A case for Mattingly and the Hall of Fame

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The SportsLifer and Don Mattingly, a couple of former players and current managers. 

Don Mattingly was on track for the Hall of Fame before back injuries took their toll and he was forced to retire prematurely at age 34 in 1995. Some argue he should have a plaque in Cooperstown.

For four seasons, from 1984 to 1987, Don Mattingly was the best player in baseball. He won a batting title in 1984, an MVP in 1985, and led the American League in hits, doubles, slugging, OPS and total bases in 1986 when he batted a career high .352. In 1987, he set or equalled major league records by hitting six grand slams in a season and homering in eight consecutive games. All this from an excellent fielding first baseman who won nine Gold Gloves.

As his back woes intensified, Mattingly’s numbers began to decline in 1988. In 1989 hit 23 homers and knocked in 113 runs — his last big offensive season.

Mattingly’s career numbers are eerily similar to those of Kirby Puckett, the late Twins outfielder, who is in the Hall of Fame. For example:

                          Mattingly    Puckett
AT BATS        7003             7244
RUNS             1007              1071
HITS               2153              2304
HRs                 222                 207
RBI                 1099              1085

Like Mattingly, Puckett was forced to retire after the 1995 season due to eye problems. He had a higher batting average than Mattingly (.318 to .307), primarily attributable to his speed (Puckett stole 134 bases, Mattingly 14). Puckett also won a batting title and six Gold Gloves.

Some more stats: Mattingly struck out 444 times; compared to 965 for Puckett, won an RBI title with 145 in 1985, and led the league in doubles three times. Puckett led the AL in hits four times, Mattingly twice.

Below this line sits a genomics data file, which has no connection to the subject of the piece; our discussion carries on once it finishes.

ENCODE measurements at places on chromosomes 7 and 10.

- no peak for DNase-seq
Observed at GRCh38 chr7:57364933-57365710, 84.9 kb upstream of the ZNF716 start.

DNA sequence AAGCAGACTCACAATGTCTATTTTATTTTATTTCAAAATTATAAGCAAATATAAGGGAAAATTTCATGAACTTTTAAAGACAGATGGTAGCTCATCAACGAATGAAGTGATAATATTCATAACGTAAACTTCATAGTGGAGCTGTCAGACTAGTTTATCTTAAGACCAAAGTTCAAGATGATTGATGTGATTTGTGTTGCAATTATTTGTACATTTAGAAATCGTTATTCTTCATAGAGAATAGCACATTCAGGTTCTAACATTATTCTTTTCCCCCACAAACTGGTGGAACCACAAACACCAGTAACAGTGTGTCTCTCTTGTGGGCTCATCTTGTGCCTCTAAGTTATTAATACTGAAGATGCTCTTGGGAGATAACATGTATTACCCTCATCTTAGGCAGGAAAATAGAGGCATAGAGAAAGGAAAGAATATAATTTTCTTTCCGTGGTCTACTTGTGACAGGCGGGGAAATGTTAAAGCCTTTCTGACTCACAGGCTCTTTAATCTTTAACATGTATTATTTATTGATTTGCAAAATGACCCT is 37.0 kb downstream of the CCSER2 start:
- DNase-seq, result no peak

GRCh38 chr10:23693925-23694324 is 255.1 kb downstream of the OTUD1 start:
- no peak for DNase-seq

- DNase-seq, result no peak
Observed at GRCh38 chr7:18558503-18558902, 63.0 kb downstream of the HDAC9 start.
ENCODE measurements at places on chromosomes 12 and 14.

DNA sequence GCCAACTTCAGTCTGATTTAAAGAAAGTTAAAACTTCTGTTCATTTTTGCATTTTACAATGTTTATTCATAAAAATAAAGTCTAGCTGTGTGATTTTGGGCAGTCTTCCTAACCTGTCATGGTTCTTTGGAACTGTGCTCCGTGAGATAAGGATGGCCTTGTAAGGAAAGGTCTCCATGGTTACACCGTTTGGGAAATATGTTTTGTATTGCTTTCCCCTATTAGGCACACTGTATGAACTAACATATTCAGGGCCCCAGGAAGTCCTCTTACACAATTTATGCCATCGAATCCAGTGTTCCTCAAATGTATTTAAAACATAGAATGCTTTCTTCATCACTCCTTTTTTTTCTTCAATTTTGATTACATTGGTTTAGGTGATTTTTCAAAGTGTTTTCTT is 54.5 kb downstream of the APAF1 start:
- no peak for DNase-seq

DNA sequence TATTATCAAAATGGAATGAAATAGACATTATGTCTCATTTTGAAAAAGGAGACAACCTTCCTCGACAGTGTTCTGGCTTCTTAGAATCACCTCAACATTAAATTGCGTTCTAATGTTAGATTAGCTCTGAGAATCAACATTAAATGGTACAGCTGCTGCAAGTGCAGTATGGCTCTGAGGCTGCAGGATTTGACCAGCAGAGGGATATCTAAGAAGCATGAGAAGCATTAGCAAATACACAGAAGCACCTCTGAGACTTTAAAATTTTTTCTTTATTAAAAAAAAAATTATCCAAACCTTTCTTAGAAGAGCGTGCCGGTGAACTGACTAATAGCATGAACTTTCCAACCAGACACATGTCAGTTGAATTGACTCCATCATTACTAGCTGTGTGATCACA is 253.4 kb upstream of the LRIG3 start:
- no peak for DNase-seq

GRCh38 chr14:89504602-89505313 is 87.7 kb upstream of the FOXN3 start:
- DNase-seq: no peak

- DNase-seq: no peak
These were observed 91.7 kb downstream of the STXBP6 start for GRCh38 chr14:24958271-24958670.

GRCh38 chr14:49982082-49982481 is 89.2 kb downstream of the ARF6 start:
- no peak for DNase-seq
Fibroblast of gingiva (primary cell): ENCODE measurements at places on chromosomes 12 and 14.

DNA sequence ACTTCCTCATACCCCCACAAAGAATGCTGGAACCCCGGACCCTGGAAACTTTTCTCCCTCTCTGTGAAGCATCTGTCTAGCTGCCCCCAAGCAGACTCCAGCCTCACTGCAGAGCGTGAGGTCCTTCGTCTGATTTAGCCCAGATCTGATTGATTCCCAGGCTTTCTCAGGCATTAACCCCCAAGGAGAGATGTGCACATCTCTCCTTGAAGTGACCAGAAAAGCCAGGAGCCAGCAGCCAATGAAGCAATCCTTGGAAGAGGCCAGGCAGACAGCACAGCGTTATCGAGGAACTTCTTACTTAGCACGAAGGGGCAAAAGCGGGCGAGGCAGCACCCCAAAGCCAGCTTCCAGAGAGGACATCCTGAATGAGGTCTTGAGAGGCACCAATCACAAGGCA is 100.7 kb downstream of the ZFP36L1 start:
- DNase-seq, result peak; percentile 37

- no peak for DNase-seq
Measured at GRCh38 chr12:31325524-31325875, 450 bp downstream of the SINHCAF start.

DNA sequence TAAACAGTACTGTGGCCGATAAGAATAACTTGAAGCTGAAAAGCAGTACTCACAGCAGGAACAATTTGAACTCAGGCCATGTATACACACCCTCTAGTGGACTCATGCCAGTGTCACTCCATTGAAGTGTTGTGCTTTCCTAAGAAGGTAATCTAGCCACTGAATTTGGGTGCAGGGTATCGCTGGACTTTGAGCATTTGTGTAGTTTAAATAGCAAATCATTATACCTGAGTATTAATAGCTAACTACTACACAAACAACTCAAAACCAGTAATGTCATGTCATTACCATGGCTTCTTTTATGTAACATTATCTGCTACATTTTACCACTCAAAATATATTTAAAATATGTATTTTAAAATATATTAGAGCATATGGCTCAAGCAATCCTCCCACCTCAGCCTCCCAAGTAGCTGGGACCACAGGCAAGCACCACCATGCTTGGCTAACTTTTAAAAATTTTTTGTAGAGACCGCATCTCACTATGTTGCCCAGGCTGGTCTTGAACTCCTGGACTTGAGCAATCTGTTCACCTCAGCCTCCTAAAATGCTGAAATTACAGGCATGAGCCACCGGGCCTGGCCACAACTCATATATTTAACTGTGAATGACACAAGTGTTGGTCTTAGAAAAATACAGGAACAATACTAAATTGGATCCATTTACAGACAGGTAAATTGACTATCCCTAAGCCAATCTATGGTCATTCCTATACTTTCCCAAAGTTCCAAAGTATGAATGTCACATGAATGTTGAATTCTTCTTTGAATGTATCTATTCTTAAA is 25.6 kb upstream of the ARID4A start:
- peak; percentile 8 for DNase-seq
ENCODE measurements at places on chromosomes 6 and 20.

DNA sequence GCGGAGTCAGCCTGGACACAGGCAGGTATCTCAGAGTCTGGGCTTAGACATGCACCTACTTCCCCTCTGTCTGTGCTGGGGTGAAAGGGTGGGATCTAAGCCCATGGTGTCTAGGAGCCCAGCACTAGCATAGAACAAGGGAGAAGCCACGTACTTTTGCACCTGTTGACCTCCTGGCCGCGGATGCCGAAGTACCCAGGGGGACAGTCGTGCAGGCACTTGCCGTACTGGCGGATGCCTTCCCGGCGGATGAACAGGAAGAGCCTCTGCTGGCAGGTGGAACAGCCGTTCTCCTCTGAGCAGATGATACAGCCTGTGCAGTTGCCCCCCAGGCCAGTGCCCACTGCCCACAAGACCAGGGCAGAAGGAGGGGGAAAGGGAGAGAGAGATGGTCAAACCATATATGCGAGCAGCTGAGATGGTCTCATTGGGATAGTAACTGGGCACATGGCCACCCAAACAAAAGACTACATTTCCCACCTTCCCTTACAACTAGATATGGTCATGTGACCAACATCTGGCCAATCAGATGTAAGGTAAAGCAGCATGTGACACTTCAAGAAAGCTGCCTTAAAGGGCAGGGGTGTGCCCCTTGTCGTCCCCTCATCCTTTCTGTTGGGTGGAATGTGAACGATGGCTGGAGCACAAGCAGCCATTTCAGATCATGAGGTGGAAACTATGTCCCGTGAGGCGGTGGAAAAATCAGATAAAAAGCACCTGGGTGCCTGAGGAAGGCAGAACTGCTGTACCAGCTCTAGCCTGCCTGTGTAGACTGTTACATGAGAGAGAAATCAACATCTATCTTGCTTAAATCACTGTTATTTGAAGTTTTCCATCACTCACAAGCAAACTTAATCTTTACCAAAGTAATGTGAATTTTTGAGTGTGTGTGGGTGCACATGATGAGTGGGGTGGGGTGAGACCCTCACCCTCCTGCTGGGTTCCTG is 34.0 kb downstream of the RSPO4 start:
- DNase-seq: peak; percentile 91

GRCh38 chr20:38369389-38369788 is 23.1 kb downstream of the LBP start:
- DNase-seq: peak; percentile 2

Puckett gained lots of visibility in the playoffs, especially in 1987 and 1991 when Minnesota won the World Series. Mattingly’s Yankees finally made the playoffs in his last year.

Both were outstanding in post-season play. Mattingly hit .417 in his only appearance, while Puckett had a .309 average in four playoff series.

Mattingly is now managing the Los Angeles Dodgers, who won the NL West and advanced to the NLCS before losing to the Cardinals. Perhaps success in the dugout could eventually earn Mattingly a Hall of Fame plaque — a Joe Torre story.

Torre also won an MVP and batting title in his career — but he will get his Hall of Fame ticket punched on the four World Series he won for the Yankees starting in 1996. Ironically, that was the year after Mattingly retired.

If you like this blog, read:

Guidry vs. Koufax: A hall of Fame compare

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One Comment on “A case for Mattingly and the Hall of Fame”

  1. Jim B says:

    nice job…….


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